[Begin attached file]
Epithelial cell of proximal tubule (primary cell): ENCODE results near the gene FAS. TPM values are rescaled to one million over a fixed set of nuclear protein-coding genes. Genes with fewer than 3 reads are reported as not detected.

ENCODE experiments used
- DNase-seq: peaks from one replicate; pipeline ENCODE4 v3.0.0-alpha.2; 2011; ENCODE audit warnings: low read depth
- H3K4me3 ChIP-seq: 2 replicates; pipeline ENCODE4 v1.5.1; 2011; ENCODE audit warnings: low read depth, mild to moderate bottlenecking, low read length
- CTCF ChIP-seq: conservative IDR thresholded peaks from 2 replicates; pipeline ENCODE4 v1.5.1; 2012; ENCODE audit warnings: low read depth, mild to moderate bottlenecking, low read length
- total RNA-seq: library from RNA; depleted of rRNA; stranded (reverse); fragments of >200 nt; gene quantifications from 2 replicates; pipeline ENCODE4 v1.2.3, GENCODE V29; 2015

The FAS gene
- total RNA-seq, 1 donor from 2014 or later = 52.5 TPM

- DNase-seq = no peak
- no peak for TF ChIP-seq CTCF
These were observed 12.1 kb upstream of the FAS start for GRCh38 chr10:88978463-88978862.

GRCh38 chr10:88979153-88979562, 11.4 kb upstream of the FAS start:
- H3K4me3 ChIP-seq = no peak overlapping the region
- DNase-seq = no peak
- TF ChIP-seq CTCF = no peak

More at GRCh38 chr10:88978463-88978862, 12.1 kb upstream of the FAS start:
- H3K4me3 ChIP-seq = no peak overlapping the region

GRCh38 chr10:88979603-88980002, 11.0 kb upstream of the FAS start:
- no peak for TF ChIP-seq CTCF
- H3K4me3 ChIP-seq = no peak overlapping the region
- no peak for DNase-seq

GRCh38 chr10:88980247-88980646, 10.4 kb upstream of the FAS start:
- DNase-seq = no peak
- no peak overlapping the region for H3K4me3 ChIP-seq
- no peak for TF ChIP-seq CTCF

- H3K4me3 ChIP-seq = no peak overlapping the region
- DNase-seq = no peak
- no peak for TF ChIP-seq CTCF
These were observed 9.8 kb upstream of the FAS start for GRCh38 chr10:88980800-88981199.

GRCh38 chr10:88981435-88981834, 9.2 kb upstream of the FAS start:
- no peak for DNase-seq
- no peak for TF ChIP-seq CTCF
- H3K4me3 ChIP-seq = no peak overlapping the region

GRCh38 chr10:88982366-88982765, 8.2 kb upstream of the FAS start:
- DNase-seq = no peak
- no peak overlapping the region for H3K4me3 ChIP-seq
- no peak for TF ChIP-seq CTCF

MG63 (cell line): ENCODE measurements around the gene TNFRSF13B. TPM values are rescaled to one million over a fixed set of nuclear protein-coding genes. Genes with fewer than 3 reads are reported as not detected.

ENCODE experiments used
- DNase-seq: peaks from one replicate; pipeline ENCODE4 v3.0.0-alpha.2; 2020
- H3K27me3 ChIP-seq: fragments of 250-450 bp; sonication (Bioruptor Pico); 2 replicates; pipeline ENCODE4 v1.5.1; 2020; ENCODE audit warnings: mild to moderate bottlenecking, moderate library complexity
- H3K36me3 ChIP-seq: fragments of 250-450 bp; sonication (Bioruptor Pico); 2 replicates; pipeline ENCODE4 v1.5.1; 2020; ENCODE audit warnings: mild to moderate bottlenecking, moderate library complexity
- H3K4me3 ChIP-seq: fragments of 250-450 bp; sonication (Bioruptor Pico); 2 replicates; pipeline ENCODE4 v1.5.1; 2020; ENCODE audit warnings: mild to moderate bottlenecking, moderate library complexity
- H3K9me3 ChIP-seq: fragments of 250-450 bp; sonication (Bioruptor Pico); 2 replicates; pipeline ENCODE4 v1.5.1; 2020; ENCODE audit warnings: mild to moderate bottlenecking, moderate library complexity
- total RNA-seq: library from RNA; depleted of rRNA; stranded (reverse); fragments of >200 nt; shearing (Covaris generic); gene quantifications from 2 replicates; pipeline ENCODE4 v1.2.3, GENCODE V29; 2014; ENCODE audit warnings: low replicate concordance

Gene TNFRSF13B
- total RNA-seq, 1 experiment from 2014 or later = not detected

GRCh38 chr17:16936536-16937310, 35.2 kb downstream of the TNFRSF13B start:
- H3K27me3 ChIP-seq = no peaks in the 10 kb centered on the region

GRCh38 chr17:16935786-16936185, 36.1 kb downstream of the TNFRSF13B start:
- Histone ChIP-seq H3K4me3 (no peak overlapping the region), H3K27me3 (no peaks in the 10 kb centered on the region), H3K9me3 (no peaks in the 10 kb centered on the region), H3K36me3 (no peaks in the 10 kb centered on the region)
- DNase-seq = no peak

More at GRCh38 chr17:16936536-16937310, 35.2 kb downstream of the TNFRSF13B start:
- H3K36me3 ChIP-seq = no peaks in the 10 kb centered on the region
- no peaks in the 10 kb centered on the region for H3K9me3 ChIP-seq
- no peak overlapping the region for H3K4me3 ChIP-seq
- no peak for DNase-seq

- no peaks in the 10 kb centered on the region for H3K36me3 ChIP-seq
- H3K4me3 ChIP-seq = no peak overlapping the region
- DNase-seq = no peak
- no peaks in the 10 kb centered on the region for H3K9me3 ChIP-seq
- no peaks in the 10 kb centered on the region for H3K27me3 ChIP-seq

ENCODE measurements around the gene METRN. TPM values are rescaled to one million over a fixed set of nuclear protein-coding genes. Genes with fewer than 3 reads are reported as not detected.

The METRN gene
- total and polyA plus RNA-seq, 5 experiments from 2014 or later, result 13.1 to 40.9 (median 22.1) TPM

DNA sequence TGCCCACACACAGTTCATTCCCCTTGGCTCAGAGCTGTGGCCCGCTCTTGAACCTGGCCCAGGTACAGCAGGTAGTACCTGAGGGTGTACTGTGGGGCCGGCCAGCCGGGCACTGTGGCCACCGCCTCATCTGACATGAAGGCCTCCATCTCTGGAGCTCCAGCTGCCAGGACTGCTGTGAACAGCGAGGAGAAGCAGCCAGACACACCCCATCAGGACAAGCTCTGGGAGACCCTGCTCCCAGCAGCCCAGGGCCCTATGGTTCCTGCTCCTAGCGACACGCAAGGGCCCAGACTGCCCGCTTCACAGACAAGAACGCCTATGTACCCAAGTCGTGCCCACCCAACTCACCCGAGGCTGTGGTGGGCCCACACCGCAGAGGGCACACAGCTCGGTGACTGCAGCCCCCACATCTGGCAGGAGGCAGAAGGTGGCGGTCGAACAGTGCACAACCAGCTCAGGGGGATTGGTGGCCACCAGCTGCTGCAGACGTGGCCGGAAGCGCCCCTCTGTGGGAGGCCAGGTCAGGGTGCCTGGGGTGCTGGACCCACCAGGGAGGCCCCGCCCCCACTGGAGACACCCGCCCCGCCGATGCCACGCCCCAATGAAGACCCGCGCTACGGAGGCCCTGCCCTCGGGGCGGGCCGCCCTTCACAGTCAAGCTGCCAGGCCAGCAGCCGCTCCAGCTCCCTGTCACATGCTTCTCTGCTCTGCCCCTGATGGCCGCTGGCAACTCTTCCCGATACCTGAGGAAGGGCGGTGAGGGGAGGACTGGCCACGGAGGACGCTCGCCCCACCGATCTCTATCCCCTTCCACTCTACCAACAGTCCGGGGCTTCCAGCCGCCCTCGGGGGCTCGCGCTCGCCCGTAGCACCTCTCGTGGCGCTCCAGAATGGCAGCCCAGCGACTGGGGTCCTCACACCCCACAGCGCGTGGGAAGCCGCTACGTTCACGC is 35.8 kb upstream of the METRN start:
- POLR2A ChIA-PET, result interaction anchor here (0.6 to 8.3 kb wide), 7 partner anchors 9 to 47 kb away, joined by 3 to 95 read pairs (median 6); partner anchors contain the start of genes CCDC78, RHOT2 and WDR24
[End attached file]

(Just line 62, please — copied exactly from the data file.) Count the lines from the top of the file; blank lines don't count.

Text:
- no peaks in the 10 kb centered on the region for H3K27me3 ChIP-seq